Interestingly enough, Mercedes hasn’t given up on its hydrogen development ideas, and instead decided to mix it with the more mainstream battery electric ideas – delivering the F-Cell.

The German automaker first made the headlines with this odd vehicle that tries to take the best technologies from both worlds back in November 2015 when it revealed plans to deliver a production series GLC F-Cell and then showcased a running prototype of the hydrogen machine last year in June. Now it’s time for the pre-production model to be uncovered – well, actually it has already previewed online and is now just waiting to make its debut in front of the worldwide audience of the Frankfurt Motor Show. This is – by all means – the world’s first plug-in hydrogen vehicle, and it’s still undergoing testing to prove its worth.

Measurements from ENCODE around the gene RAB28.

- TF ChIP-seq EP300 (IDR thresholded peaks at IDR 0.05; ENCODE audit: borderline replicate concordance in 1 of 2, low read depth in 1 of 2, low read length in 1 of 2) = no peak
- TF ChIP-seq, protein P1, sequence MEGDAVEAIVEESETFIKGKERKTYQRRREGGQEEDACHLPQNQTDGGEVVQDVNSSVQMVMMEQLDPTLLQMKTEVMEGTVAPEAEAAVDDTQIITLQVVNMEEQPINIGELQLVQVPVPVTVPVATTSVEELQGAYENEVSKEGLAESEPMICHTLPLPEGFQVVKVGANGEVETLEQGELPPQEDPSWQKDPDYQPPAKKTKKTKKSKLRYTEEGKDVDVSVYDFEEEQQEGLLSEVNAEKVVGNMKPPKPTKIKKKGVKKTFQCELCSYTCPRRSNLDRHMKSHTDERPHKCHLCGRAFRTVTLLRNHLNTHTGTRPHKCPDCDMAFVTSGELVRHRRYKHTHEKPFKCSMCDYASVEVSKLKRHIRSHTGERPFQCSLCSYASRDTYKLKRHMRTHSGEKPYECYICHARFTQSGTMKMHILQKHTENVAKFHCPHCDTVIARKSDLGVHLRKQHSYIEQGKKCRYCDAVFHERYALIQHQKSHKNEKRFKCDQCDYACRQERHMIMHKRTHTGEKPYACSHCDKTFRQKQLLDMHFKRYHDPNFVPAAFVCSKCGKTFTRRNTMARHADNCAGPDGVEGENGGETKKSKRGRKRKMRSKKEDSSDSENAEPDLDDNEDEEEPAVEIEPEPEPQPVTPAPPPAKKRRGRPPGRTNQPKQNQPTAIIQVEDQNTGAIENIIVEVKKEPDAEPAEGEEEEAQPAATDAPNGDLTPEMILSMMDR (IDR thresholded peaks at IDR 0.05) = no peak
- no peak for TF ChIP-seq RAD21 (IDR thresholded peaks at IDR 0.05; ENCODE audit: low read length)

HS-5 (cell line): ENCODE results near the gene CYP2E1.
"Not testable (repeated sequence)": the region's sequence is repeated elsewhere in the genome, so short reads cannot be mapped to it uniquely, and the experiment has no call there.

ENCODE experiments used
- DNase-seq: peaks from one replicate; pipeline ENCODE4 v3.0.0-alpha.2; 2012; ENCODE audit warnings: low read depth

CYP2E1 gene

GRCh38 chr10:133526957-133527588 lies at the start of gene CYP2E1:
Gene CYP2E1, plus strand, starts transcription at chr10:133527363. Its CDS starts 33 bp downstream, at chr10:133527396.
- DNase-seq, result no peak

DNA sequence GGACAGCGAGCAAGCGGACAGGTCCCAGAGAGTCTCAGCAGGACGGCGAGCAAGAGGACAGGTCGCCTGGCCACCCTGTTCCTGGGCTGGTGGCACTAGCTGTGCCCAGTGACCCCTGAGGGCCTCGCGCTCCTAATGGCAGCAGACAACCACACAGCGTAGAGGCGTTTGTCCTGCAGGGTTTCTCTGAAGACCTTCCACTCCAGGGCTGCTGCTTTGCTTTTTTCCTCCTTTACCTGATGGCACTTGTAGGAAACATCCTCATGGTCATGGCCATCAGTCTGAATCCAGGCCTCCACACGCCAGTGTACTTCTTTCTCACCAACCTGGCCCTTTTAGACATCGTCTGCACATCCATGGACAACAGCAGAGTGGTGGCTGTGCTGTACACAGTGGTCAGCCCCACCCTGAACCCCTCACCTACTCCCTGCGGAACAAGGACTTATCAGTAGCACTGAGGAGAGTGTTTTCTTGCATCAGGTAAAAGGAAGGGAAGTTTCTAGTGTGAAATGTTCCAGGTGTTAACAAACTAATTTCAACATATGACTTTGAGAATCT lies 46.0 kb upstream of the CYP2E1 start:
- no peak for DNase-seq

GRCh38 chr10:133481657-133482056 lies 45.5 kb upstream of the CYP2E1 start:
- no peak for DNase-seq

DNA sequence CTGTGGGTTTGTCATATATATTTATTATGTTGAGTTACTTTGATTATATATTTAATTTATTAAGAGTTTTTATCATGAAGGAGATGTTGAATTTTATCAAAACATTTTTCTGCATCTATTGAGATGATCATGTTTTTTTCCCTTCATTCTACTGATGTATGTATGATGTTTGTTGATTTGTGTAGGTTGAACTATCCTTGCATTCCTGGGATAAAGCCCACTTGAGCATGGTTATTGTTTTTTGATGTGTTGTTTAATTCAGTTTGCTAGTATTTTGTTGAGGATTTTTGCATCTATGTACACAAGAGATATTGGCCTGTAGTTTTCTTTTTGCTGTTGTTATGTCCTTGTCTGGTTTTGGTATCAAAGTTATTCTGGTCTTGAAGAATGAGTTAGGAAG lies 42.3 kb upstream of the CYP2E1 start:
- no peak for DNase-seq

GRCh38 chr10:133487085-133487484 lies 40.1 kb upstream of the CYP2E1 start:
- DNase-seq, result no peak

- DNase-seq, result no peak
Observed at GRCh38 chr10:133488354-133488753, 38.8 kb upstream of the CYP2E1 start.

Mercedes-Benz GLC F-CELL

Mercedes has been working on hydrogen-related technologies since the 1994 Necar 1 prototype, creating more than 300 vehicles that jointly covered around 18 million kilometers (11.1 million miles) in various parts of the world and climates. The F-Cell on its own had to break through temperatures ranging from -40 to 60 degrees Celsius (-40 to 140 degrees Fahrenheit) and hurricanes with wind speeds of up to 265 kph (165 mph) during simulated conditions. The GLC also went to Spain, Sweden, and Germany for road evaluation in more than 500 individual tests – since the start of the 2015 trials the prototypes have used around 200 tons of hydrogen, its only emissions being 1,800 tons of water vapors.


  1. A hydrogen fuel cell car with “a battery capable of holding enough charge for shorter-range driving” — the same battery that can also extend the car’s range — is the smart way to go, but Tesla will never get there because early on Elon Musk had taken an aversion to hydrogen. And nobody at Tesla now can tell him he is dead wrong.


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